2. shallow/deep distinction makes sense only for `equals` comparison. Shallow means that you compare only immediate contents of two objects to find whether they "equal" in your sense, whereas deep means that you compare contents of your objects recursively until all you need to compare is primitive fields. If you define `equals` method of your objects as sequence of calls to `equals` on instance fields of these objects, you use deep comparison. If you define `equals` using `==` operator to compare compound types, such as Strings, then you use shallow comparison -- and that's incorrect in Java.

Morale of all of this is that you must never use `==` to compare two compound objects, unless you consider them equal only if they are the same.

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What you say is true, but it looks as though the lecturer was using "shallow" to mean reference identity, and "deep" to mean equivalence. The logic is certainly sound. – Ernest Friedman-Hill Apr 18 '11 at 15:31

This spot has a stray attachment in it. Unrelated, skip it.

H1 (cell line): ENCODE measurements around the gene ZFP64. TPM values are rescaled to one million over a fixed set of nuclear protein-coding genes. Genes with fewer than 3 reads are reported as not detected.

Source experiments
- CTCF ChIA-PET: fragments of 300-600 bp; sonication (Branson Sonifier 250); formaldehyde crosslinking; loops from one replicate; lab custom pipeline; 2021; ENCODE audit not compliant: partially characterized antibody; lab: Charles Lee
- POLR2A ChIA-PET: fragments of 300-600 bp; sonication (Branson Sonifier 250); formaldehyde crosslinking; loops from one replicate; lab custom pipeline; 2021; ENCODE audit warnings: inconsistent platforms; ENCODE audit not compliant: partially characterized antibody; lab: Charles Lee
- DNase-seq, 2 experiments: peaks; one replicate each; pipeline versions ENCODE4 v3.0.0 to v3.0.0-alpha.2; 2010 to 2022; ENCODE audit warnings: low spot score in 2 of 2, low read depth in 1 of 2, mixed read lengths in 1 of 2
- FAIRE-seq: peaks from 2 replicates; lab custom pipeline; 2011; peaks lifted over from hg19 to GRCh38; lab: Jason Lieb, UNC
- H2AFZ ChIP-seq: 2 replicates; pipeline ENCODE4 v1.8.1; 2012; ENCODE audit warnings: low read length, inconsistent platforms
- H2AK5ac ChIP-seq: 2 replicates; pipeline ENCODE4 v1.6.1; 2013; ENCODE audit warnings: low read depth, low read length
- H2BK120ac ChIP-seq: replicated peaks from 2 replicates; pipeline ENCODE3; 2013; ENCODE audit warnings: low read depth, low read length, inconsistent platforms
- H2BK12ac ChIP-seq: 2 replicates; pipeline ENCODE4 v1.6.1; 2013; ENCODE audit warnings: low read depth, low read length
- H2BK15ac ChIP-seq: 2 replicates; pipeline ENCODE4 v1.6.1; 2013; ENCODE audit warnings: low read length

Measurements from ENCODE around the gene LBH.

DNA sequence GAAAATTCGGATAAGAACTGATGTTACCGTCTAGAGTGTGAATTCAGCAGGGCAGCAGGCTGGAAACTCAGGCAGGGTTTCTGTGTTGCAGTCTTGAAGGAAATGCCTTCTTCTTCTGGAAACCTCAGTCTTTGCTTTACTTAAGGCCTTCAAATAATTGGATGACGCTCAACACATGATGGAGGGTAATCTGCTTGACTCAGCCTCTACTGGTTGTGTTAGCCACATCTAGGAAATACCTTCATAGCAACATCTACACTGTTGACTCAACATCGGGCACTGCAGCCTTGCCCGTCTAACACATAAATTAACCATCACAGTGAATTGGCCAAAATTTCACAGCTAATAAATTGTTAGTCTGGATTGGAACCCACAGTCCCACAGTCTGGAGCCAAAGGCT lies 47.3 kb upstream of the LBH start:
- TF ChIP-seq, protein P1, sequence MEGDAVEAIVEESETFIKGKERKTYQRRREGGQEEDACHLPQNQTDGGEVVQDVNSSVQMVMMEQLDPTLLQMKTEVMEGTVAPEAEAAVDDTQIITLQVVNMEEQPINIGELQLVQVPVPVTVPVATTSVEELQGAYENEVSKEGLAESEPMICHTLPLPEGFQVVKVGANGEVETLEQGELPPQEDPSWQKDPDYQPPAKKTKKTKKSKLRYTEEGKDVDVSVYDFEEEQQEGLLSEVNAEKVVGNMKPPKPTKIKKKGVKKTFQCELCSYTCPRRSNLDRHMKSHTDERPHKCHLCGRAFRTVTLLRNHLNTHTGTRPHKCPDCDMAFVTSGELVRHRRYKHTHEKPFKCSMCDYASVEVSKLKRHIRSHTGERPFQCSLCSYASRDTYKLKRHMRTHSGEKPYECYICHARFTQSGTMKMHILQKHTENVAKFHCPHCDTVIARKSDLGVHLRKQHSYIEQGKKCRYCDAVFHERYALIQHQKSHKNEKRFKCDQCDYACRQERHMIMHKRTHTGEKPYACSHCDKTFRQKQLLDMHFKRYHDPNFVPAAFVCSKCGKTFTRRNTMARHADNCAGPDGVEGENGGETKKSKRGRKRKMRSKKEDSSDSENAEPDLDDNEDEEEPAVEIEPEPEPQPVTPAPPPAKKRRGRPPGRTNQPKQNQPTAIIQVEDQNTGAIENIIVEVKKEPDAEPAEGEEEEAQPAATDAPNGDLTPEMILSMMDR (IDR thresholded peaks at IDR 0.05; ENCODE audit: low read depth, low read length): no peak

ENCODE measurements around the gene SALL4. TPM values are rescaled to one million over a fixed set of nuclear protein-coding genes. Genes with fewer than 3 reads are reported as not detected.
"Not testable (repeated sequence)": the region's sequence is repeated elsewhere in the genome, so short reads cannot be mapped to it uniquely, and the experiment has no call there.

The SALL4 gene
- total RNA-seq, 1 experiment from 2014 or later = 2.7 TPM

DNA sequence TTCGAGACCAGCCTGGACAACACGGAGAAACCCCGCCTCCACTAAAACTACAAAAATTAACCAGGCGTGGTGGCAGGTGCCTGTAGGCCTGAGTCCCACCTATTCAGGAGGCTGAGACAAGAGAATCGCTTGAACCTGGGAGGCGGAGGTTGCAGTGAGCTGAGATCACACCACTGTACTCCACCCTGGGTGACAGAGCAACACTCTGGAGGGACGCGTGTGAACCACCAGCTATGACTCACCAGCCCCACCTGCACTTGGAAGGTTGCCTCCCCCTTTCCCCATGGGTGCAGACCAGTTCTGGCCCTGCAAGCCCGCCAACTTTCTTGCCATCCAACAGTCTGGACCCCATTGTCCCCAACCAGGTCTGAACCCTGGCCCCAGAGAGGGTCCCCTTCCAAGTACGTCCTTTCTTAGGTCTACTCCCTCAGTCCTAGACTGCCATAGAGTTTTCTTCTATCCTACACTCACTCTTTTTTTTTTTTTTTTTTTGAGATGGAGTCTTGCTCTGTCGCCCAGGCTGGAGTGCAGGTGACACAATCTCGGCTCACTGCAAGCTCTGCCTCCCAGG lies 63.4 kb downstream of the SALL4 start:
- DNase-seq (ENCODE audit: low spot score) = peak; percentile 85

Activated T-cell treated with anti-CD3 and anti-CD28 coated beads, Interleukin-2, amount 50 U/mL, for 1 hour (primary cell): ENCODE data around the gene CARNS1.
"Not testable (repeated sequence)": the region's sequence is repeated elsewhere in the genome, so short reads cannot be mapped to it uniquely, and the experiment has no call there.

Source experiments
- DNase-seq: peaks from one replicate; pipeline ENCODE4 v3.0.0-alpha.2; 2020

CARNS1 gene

When you do `==` you are comparing the references for equality. This means you're saying "is the address in memory the same for both Objects?"

When you do `.equals()` you are comparing the Objects themselves for equality. This means you're saying "do these two Objects consider themselves equal?"

The example that was given was poor. The only caching done for these numbers that's mandated by the JLS is the `.valueOf()` method. The constructor is not cached.

Furthermore, the JLS only specifies the minimum you must cache [-128:127]. JVM implementations may cache more if they so choose. This means `Integer.valueOf(500) == Integer.valueOf(500)` may be `false` on some machines, but `true` on others.

``````class biziclop {

public static void main(String[] args) {
System.out.println(new Integer(5) == new Integer(5));
System.out.println(new Integer(500) == new Integer(500));

System.out.println(Integer.valueOf(5) == Integer.valueOf(5));
System.out.println(Integer.valueOf(500) == Integer.valueOf(500));
}
}
``````

Results in:

``````C:\Documents and Settings\glow\My Documents>java biziclop
false
false
true
false

C:\Documents and Settings\glow\My Documents>
``````

See a more detailed answer here (the comments are a gem!): Why do people still use primitive types in Java?